On Saturday morning Adam and I left the house at 3:45 and drove to the bridge at the NH/VT border in Brattleboro. At 5:02 I took off. The plan was for Adam to drive up 5 miles and wait. The weather was excellent and my body felt great. I worked extra hard to go slowly. The plan was to conserve as much energy as possible so that I could have as much energy at the end. The plan was also to not tax myself like I would do if it was a race. I was determined to go against my normal tendencies and just enjoy the day. It took me exactly an hour to catch up with Adam the first time. There are some pretty big hills in that first 5 miles and I walked them even though I didn't need to. I was already starting to wonder why it took me so long and I caught myself and let it all go.  Pace just didn't matter and I was determined to not let it be so.

I drank a Boost and headed out again. As I watched the sun rise over the fog laden hills I was very happy to be finally running in this final installment of my Potentially Painful Summer (PPS). I ran alone, thinking about that moment that I decided to do these runs and what I was hoping to accomplish. For today I would enjoy simply putting one foot in front of the other. As I ran through Keene I got excited that I didn't have to take that left turn onto Route 9 to run the 50 miles of boringness into Concord. Instead I stayed strait and knew that I was only about 5 miles from seeing the family for the first time today. When I got into Marlboro, around mile 20 it was a little before 9am. I was just starting to worry that I would be there before Amy would because I told here it would be at least 9 before I got there. Luckily she had just got there and was ready for the hand off. i was starting to get tired, but also excited for this section. This is where the real back roads started. The sun was now coming up, the leaves were bursting with color and I was starting to explore a part of NH that I had never seen.

Support wagon
It was only 20 miles in and already a big concern had popped up. My right ankle/shin was starting to hurt. It was the same tightness that eventually stopped me on the two previous runs. My body must just hate running on pavement. I had been wearing my Altra Instinct Shoes which fit perfect and felt great, but I decided that since I had about a billion different pairs of shoes with me, I might was well try something different. I put on my new Brooks Pure Grits, which I had been running in the previous week. Although they are off road shoes, the sole has a nice cushioned feel and they were great on pavement. Right away the pain decreased. I did my best to just not think about it and enjoy my surroundings. There was no point in worrying about what might happen later in the day. My goal was to stay in the moment as best as I could and just see what comes my way.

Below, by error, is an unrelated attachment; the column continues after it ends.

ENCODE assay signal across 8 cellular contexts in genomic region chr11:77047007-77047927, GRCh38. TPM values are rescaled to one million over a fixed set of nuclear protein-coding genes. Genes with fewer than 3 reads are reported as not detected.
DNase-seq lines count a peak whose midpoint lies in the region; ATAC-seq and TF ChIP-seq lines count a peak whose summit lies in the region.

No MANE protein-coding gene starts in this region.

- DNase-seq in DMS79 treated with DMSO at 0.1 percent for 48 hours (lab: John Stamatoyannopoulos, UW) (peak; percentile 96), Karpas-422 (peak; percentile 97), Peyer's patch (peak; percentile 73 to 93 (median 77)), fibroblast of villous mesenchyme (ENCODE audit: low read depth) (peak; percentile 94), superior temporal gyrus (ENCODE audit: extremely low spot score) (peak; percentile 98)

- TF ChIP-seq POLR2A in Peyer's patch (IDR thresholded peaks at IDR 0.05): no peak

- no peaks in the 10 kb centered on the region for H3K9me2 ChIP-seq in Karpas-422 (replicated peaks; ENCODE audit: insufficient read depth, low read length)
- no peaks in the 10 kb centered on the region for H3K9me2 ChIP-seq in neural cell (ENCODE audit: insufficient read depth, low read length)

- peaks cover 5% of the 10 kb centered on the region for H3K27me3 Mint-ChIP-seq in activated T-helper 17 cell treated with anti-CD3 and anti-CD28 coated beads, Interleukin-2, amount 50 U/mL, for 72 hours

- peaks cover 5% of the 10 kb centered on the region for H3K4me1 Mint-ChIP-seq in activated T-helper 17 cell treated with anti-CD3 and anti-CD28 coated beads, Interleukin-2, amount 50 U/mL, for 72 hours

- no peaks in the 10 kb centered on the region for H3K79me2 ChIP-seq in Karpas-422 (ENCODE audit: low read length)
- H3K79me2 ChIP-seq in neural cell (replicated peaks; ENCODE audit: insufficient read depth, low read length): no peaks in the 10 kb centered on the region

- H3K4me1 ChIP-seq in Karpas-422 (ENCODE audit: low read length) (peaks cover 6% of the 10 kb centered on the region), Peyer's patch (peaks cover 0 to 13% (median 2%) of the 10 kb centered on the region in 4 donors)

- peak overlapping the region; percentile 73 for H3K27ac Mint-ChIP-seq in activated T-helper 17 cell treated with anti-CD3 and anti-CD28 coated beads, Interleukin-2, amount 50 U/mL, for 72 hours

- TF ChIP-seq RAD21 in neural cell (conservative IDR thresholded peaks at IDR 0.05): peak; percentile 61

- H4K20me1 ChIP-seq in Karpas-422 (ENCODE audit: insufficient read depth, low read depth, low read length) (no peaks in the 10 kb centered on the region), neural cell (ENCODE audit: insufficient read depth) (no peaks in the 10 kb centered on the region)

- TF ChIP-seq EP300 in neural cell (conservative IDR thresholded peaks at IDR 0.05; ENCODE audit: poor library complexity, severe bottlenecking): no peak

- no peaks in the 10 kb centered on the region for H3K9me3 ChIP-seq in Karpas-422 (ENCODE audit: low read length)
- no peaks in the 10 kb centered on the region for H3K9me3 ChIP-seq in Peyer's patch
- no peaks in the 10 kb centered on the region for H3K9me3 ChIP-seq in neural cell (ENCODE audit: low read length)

As I was walking up a steep dirt road I pulled out my phone to take a picture. I had brought my camera, but I had left the memory card in my computer. As I snapped a pic, John texted me from Colorado to see how I was doing. I sent him the picture of the beautiful back road and felt very happy to be traveling this route.

At one of the stops Amy had taken the memory card from her camera and put it in the one I was carrying.  I started taking pictures as I passed through Harrisville.

 
Amy continued on as Adam had with supporting me every 4 or 5 miles.  I remember asking her to go a little bit shorter distance because my ankle was already hurting and I wanted to make sure that I could work on it if things got worse.  At 10:35am I had traveled 28 miles.  I hit the 50k (31 miles) at 6 hours 15 minutes into the day.  Considering that I was taking lengthy stops to eat and just chat with the family I felt like I was moving along just fine.  I was enjoying being alone on the back roads of NH enjoying the day.  It sounds corny, but I was very grateful to be alive and in good health.